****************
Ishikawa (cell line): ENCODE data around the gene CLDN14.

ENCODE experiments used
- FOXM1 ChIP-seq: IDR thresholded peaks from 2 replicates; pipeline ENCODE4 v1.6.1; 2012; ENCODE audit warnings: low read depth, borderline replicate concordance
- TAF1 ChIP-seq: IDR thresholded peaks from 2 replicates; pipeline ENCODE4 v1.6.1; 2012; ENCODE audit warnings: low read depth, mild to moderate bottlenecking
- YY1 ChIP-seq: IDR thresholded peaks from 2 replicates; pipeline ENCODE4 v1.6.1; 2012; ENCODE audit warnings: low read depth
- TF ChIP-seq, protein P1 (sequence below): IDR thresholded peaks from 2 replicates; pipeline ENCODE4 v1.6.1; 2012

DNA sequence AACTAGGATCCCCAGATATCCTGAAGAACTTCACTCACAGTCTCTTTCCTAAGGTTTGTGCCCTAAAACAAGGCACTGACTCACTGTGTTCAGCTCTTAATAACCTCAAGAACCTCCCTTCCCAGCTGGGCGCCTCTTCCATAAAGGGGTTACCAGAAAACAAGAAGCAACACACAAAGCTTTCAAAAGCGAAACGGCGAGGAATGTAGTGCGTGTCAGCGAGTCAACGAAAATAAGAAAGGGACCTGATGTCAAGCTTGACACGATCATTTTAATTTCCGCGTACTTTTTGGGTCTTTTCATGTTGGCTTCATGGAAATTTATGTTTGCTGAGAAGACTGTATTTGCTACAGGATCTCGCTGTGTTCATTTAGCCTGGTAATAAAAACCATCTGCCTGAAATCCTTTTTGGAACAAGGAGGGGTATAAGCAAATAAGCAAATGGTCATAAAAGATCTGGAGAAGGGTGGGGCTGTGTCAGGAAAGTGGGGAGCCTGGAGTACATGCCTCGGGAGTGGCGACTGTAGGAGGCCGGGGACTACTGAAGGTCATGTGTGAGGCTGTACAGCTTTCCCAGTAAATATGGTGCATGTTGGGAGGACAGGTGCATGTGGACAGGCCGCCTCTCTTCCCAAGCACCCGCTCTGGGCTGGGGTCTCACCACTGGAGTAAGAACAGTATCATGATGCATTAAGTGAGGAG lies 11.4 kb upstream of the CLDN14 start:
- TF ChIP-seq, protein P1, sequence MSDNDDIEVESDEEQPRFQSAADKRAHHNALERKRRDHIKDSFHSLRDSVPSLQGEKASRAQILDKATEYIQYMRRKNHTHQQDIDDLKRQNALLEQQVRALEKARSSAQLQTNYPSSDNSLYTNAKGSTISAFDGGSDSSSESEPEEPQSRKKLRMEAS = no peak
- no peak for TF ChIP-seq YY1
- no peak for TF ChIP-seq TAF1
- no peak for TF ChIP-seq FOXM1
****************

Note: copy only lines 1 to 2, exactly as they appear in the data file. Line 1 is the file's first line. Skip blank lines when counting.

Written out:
Ishikawa (cell line): ENCODE data around the gene CLDN14.

ENCODE experiments used